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As far as I know, classic Chinese is not used to "write" these languages as you think. Classic Chinese was just used as an "international" language among surrounding countries, like English nowadays. Take the Japanese Language for example. In ancient times, the Japanese had their own language, but they didn't have a writing system. Of course, China was ...


8

As Fivesheep pointed out, “四海” means "the whole world". The word "四海一家" means "the whole world is one family". It is used to expressed that "we are family. we shall respect each other. we shall unite", something like this, to convey the politeness from the overseas Chinese people to the local people(in your case, the Australian people). I believe this word ...


4

四海如家 doesn't sound like an idiom. I think 四海为家 is what you are talking about. In ancient china, people didn't have the idea of oceans named Pacific, Indian... They tended to believe china was surrounded by 4 seas, 东海, 南海, 西海, 北海(if you know the chinese myths you might have heard of 四海龙王). In the idiom, 四海 means anywhere, or the whole world (Ancient chinese ...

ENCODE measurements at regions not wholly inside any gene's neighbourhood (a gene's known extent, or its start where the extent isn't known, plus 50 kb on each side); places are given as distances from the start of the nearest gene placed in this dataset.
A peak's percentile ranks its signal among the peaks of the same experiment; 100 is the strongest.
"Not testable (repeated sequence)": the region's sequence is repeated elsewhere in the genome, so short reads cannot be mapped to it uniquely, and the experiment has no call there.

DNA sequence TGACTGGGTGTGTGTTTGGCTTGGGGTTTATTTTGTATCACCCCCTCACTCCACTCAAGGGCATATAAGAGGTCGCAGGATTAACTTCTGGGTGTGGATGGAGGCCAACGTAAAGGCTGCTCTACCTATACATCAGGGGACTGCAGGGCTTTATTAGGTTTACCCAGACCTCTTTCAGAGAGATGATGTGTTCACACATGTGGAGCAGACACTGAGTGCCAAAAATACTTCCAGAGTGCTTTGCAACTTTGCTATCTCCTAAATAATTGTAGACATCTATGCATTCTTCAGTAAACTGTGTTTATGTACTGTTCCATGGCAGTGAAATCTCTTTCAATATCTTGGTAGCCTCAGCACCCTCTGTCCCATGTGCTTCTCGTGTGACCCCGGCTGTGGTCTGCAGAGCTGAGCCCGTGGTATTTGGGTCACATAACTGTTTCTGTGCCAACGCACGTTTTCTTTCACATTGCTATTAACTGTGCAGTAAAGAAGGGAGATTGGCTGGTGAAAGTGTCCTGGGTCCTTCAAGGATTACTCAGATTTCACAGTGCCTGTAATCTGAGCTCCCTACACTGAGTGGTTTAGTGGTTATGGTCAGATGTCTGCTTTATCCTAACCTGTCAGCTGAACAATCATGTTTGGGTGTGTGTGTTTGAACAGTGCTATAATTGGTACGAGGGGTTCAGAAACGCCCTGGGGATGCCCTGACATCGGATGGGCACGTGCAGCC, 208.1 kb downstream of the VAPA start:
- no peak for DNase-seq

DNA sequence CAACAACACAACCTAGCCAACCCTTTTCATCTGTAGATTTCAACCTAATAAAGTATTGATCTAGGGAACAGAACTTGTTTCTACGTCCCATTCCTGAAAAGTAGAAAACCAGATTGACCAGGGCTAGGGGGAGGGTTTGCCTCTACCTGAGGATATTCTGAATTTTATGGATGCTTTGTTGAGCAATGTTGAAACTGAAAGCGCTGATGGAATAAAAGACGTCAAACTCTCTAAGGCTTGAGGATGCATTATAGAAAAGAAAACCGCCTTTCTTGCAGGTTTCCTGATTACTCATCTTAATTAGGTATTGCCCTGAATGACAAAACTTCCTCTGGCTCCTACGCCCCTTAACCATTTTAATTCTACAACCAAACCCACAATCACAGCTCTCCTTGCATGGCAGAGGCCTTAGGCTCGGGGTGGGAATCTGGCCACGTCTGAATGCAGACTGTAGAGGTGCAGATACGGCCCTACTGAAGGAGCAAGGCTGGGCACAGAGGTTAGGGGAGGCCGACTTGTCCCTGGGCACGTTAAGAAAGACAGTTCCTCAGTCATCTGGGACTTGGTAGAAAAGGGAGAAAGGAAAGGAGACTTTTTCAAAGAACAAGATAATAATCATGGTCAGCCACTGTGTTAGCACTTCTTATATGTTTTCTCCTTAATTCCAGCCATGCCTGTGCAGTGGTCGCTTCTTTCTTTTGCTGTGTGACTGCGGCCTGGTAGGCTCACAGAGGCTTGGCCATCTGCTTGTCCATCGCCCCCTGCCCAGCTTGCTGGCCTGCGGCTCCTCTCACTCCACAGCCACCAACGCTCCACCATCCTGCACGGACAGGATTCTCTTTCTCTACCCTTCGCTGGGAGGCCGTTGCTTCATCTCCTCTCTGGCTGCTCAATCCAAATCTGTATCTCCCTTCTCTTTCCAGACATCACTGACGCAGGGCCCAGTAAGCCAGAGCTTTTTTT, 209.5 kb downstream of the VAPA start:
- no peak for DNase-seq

3

As read in reference from Wikipedia (文言文), classic Chinese (文言文) was the oral Chinese back to the 先秦 era (era before Qing Dynasty, i.e. before 221BC). Even as early as in Han Dynasty (汉朝, 202BC-220) to Tang Dynasty (唐朝, 618-907) period, the oral Chinese had already been shifting apart from classic Chinese (written) and the new Chinese (白话文) had already been ...


2

The wiki link you provided can explain this very well. For historic reasons, the Chinese writing system influenced almost all of East Asia. So many countries and nations used Chinese characters or borrowed a subset of Chinese characters. That's another story. If you want the answer to this question, you should check the History books. In short, countries ...


1

This is a hard question which even puzzles many advanced Chinese researchers, such as this piece of The Question of Authorship in Chuang Tzu http://140.122.100.145/ntnuj/j29/j29-10.pdf found here. Put simply, it may be a little too hard for Chinese writing beginner to pick it up something like Chuang Tzu, being hard not only for the text classical ...


1

To take one example, the Japanese language has two "strains," an indigenous strain, and a "Chinese" strain. The latter is written using "Kanji" (classical Hanzi), and if not identical to Chinese, is recognizable to Chinese speakers. Likewise, the Japanese use of Kanji is similar (although not identical) to the corresponding Hanzi. Thus, a Chinese person ...



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